When you produce movies for a living, there are a number of sexy moments, many of which we’ve just lived through with the release of Believe Me: parties with actors and investors, interviews with nationwide press, red carpet premieres, Q&A sessions with big crowds. All of these occasions are important milestones that have both celebrated and rewarded much hard work. What many forget or fail to realize is that these moments comprise maybe 0.01% of the total time spent on the project. And, the other 99.99% is very unsexy.
The Un-Sexiness at Riot Studios
Sometimes it’s been driving around the country in a beige minivan on no sleep with tee shirts in your lap because there’s no more space to pack stuff. Sometimes it’s been passing out 10,000 event flyers in 100 degree heat. Other times it’s been all-nighters at the office to try to get a file to export correctly when the computer keeps crashing. Or, moving the computer to the strategic place in our cheap office that doesn’t get rained on through our leaky ceilings. Regardless of what exactly it is we’re doing at a given moment, we’re usually confident it’s not something a lot of people would sign up for.
We look at the celebratory seasons as something like crossing a finish line. They’re inspiring to us, but they’re not enough, on their own, to motivate the race itself. It’s important to enjoy the race, not just the finish line. The truly worthwhile victories are the ones where the passion comes from the doing rather than the finishing.
When Celebrities Fool You
Every day, thousands of aspiring actors practice their Oscar acceptance speeches instead of running lines for an upcoming audition. Wannabe pro athletes prepare touchdown dances instead of footwork on their routes. Hopeful rockstars sharpen their arena stage moves or future interviews with Rolling Stone instead of scales on their instruments.
These people like the idea of being famous more than they like the actual work they want to be famous for. They’ve seen an inspiring someone on TV that made them want to follow a similar path. The problem is, they’ve never witnessed the path, only the destination. People need to walk the path for a while to know whether or not they can develop a passion for it. The passion must be in playing the game, not just in the winning or the losing.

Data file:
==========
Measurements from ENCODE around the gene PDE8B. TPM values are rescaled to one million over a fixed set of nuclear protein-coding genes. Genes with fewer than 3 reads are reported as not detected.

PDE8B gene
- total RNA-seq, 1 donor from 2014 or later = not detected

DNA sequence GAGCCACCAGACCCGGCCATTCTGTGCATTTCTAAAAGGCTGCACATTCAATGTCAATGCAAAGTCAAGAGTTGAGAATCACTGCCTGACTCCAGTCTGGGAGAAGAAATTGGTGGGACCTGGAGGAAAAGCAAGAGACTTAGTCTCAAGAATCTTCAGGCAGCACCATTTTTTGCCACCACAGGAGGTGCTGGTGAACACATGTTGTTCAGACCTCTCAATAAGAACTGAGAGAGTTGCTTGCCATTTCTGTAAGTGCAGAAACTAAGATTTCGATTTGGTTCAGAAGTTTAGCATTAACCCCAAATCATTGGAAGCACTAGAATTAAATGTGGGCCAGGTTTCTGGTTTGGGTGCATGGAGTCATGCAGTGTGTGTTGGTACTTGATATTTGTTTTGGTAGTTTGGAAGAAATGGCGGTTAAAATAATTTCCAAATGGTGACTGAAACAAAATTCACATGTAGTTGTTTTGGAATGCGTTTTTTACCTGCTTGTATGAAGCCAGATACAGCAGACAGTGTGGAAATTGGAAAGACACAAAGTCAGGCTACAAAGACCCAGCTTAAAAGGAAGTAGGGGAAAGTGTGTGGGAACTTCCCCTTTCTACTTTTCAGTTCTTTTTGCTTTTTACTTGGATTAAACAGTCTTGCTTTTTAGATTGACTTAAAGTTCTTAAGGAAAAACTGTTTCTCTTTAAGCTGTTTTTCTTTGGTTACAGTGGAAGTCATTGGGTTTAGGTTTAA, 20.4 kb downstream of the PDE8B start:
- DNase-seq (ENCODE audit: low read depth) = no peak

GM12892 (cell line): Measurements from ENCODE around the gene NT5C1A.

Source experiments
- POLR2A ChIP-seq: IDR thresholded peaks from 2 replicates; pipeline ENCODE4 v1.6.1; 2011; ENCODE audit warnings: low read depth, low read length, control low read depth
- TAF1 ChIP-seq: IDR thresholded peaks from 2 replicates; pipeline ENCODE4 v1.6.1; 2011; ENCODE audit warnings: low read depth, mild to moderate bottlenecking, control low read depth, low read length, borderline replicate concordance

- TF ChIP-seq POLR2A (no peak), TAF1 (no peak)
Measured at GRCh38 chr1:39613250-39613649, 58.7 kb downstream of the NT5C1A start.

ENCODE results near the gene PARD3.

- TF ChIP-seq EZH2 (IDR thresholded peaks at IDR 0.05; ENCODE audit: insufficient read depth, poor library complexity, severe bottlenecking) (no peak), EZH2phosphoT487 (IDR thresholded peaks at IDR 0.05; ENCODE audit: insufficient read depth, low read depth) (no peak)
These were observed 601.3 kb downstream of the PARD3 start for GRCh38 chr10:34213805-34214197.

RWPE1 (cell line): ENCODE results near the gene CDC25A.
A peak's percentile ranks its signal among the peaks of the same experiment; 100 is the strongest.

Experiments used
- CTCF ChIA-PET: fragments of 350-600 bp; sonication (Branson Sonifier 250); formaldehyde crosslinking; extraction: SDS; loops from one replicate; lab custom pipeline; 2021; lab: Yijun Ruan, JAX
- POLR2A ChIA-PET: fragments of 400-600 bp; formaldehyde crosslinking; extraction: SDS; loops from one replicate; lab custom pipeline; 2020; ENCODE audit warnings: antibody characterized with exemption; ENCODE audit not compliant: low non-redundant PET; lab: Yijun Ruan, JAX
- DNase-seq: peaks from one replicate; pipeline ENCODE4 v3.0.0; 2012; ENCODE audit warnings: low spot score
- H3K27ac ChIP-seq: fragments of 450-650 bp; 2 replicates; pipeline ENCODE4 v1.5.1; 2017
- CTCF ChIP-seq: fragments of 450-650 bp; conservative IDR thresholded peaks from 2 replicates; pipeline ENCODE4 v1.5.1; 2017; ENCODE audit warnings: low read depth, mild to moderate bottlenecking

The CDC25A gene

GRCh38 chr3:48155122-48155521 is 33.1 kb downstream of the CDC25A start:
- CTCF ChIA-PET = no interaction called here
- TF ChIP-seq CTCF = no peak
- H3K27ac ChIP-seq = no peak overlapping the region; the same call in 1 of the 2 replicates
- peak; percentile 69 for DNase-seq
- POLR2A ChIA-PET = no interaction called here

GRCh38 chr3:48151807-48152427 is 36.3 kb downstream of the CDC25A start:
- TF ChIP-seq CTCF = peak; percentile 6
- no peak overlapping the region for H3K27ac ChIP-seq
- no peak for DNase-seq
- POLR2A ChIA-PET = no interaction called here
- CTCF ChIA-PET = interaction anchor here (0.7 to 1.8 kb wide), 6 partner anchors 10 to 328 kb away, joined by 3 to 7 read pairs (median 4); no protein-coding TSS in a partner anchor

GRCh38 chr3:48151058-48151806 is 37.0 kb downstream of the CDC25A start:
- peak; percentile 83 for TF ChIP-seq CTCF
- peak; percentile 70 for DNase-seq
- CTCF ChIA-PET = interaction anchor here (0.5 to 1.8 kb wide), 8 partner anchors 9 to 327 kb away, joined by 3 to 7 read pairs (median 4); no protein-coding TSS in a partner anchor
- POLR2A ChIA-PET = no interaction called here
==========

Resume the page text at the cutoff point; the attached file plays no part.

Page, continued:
When Heaven is the Finish Line
I’ve seen this lack of judgement at times in my understanding of Christianity. I cared a lot about heaven (or, probably more honestly, evasion of hell), but I really had no passion in actual Christian living. All my religious acts were done as necessary routines to get what I wanted, “eternal life.”
But, at some point I woke up to the idea that God wants my heart, not my supposedly soul-saving chores. When I delved more into the heart of God and the reality of Jesus, it clicked. I developed a passion for loving and serving God. Heaven became a natural finish line to the race I was running, but it wasn’t the sole motivating force.
We ought to spend time on the things with holistically enjoyable victories. When we finish a race, what comes next? Usually another race. And, if you hate running, how does the finish line serve you except to bring you closer to doing the thing you hate all over again?
Each Race is Part of a Larger Race
The hopeful truth is that finding a race you are motivated to start, passionate to run, and proud to finish opens the door to true growth. Each phase, project, or season becomes a leg of a much bigger picture- your legacy, the thing you leave behind. Life is too short to leave behind things you don’t really believe in or care for. So, get started on things that matter to you, and be proud of how you’ve grown when you cross that ultimate finish line.